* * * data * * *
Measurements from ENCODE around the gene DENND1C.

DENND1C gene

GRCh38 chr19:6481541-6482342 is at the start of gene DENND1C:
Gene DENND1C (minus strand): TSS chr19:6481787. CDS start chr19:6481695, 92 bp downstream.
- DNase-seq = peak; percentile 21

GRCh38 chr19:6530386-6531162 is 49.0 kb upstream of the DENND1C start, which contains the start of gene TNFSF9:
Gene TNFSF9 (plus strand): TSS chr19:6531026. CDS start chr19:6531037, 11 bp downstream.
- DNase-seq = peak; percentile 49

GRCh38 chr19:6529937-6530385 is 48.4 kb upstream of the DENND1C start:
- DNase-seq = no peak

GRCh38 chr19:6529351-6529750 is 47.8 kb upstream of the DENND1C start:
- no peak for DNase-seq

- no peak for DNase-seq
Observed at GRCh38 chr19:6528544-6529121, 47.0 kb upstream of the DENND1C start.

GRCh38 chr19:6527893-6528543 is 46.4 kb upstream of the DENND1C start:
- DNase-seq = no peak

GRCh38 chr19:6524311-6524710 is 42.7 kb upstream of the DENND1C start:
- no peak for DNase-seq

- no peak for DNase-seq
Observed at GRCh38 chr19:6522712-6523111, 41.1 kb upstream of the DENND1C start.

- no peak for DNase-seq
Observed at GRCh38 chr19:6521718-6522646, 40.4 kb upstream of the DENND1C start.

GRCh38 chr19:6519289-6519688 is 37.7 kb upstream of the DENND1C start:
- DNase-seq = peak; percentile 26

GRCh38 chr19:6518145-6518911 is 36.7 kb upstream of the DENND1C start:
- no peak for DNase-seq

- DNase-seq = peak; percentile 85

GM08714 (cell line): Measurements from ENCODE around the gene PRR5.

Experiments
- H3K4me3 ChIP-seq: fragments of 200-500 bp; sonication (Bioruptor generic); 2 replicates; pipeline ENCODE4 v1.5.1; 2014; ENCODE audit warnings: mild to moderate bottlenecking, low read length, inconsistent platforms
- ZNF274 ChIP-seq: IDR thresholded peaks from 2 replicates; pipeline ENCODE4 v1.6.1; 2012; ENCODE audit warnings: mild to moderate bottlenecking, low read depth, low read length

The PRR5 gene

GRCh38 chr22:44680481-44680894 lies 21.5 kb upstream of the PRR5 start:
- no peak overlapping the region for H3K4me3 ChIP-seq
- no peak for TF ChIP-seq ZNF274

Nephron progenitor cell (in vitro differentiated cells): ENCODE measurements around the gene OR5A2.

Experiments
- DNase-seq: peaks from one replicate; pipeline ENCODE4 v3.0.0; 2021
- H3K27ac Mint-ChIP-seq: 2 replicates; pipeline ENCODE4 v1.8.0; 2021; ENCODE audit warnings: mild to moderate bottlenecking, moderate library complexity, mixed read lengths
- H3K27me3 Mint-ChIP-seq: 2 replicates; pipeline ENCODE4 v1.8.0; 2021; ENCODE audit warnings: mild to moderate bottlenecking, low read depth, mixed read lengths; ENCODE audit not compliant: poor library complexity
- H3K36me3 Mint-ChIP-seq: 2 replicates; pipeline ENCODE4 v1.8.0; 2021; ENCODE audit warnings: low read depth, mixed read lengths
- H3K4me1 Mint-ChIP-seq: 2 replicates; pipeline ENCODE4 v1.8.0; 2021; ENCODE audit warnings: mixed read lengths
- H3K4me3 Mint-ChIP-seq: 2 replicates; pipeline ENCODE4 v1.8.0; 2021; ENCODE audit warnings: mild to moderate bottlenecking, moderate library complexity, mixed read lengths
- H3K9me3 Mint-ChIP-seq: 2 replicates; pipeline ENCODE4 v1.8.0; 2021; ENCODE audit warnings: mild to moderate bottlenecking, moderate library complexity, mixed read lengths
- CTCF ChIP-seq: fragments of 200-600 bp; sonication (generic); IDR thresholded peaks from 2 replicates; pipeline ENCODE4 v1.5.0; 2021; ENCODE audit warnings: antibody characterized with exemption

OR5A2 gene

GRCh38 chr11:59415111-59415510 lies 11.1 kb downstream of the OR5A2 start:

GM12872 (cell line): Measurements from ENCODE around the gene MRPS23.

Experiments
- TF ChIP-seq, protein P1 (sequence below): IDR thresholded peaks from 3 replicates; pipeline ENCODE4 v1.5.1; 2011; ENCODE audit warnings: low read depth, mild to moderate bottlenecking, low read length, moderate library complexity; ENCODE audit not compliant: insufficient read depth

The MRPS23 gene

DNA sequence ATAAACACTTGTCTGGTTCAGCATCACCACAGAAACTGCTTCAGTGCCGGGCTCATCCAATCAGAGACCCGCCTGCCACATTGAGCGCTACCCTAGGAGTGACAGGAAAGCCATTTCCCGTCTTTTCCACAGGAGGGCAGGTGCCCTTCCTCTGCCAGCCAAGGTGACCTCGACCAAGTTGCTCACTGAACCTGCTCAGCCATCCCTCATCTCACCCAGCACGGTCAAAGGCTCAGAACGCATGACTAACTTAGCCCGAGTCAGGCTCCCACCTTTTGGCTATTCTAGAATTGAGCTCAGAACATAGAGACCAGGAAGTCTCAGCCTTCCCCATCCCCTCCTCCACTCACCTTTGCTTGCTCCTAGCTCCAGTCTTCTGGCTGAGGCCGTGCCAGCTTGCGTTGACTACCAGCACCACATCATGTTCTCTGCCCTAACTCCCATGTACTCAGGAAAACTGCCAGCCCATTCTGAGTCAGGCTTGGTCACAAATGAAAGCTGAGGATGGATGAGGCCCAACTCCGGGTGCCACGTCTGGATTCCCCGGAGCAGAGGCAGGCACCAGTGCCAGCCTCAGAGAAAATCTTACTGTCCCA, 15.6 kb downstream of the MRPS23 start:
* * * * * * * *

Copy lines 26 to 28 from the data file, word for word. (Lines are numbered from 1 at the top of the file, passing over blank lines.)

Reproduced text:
- no peak for DNase-seq

- DNase-seq = peak; percentile 85

GM08714 (cell line): Measurements from ENCODE around the gene PRR5.